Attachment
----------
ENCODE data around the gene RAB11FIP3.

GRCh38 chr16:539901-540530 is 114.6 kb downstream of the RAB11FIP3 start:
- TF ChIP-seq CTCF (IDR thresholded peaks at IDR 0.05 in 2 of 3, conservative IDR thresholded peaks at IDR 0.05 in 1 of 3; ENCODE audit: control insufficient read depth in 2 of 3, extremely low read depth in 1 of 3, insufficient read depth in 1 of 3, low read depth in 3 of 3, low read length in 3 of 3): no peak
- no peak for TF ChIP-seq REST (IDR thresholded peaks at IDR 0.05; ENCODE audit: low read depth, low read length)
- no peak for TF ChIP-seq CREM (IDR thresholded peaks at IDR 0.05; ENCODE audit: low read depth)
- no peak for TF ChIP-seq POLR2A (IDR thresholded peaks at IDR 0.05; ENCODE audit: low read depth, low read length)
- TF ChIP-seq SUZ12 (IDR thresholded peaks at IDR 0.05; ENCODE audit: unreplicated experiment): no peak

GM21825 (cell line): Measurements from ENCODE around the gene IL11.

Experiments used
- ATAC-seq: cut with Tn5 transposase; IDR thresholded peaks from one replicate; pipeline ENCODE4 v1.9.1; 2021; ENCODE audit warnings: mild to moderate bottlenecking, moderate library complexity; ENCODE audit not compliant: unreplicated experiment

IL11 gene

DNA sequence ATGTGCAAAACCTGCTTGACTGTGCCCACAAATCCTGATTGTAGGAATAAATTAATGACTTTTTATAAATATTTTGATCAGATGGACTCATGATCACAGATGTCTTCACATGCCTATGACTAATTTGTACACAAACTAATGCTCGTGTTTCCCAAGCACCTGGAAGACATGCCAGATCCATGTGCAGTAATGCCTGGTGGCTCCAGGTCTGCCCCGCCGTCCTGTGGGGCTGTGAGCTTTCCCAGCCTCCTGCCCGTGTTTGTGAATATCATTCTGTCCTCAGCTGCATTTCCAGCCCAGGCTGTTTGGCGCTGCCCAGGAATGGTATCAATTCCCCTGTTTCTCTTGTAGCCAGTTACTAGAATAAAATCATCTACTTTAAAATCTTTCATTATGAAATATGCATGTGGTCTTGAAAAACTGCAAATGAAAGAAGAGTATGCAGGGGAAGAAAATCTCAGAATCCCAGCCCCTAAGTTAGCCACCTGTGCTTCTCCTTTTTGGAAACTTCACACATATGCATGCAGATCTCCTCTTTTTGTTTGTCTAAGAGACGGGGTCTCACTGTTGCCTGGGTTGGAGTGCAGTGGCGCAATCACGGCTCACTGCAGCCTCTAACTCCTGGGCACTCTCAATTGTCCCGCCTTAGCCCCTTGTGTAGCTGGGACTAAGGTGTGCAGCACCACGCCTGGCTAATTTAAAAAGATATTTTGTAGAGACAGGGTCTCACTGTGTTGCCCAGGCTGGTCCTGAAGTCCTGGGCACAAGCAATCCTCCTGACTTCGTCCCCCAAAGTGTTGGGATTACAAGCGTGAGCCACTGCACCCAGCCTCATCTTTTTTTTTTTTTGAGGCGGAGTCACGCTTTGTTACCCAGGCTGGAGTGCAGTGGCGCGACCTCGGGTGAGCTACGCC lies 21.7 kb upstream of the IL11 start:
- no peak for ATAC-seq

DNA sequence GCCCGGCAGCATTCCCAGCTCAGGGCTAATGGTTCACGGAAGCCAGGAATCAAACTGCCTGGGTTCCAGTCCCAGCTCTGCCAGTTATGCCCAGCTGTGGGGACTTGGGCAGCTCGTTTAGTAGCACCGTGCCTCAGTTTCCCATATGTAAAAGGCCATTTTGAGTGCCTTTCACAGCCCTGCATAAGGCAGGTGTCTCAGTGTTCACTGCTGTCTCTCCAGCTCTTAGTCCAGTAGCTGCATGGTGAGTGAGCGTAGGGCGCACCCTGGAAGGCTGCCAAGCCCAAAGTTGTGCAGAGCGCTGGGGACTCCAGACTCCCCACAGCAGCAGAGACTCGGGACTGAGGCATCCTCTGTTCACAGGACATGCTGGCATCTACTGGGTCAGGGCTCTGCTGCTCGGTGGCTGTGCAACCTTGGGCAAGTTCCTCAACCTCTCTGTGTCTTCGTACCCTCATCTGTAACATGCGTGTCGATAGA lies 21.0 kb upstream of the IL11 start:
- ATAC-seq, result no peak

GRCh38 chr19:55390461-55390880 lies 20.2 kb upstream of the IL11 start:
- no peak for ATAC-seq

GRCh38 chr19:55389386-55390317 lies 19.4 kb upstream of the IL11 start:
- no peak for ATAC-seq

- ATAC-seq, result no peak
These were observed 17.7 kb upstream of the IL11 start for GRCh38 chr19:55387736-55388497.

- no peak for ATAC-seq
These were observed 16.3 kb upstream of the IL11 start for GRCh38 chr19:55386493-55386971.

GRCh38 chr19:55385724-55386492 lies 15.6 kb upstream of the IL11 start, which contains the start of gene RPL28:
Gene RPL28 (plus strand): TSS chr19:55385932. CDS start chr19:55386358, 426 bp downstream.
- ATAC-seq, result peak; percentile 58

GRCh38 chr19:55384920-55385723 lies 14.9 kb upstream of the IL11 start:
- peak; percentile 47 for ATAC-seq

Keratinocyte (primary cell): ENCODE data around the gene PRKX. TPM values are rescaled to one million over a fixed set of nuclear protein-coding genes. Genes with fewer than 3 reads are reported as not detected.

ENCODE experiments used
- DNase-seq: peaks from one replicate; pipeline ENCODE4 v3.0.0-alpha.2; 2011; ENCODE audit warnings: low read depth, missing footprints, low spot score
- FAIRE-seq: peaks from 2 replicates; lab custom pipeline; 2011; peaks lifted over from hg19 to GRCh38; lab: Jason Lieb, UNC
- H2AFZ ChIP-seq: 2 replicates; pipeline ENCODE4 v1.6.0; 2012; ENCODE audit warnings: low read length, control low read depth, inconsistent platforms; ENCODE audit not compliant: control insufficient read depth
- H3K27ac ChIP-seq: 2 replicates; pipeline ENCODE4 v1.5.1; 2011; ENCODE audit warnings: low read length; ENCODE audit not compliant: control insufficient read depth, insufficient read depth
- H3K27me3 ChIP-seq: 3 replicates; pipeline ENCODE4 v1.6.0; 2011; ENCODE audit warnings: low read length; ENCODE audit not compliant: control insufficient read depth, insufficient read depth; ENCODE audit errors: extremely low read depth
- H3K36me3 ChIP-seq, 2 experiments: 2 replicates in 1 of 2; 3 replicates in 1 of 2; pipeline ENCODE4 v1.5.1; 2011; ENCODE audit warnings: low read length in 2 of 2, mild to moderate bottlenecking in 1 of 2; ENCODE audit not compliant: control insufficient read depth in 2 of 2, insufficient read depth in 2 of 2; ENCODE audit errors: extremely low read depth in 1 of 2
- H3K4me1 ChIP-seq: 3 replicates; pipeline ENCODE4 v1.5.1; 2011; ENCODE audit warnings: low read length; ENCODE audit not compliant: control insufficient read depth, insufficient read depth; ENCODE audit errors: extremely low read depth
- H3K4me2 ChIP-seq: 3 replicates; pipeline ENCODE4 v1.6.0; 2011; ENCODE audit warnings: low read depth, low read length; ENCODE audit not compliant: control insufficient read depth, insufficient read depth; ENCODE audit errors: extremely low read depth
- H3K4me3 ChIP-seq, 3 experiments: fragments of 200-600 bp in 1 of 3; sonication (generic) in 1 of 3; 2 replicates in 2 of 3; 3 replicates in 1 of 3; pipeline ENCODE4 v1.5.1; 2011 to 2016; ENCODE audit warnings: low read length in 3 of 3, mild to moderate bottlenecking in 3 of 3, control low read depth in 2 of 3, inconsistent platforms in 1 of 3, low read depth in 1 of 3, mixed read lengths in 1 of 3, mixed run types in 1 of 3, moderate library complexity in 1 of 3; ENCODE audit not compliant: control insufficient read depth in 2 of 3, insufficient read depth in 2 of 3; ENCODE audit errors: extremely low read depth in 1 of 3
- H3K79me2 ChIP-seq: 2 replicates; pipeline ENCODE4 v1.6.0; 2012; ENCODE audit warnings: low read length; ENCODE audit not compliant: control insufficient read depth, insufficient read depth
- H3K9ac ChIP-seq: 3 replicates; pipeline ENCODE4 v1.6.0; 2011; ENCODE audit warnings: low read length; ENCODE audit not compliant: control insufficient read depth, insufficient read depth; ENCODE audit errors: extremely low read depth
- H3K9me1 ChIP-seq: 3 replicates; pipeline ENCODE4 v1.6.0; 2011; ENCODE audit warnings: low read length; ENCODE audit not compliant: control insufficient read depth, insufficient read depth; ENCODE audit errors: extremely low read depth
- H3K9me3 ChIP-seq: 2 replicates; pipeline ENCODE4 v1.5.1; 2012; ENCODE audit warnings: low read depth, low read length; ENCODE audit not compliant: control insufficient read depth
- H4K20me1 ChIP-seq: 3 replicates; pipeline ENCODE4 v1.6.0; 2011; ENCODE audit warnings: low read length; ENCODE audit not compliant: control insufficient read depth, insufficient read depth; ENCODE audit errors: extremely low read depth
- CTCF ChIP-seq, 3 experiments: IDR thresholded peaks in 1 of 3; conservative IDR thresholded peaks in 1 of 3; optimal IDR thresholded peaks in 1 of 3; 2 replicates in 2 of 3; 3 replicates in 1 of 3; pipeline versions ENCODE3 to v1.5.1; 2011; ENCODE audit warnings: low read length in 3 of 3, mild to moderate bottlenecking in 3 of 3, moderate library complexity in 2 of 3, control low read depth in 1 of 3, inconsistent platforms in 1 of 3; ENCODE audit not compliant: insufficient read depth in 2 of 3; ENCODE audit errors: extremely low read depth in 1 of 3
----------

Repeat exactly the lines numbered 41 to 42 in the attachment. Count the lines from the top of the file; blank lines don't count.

- H3K9ac ChIP-seq: 3 replicates; pipeline ENCODE4 v1.6.0; 2011; ENCODE audit warnings: low read length; ENCODE audit not compliant: control insufficient read depth, insufficient read depth; ENCODE audit errors: extremely low read depth
- H3K9me1 ChIP-seq: 3 replicates; pipeline ENCODE4 v1.6.0; 2011; ENCODE audit warnings: low read length; ENCODE audit not compliant: control insufficient read depth, insufficient read depth; ENCODE audit errors: extremely low read depth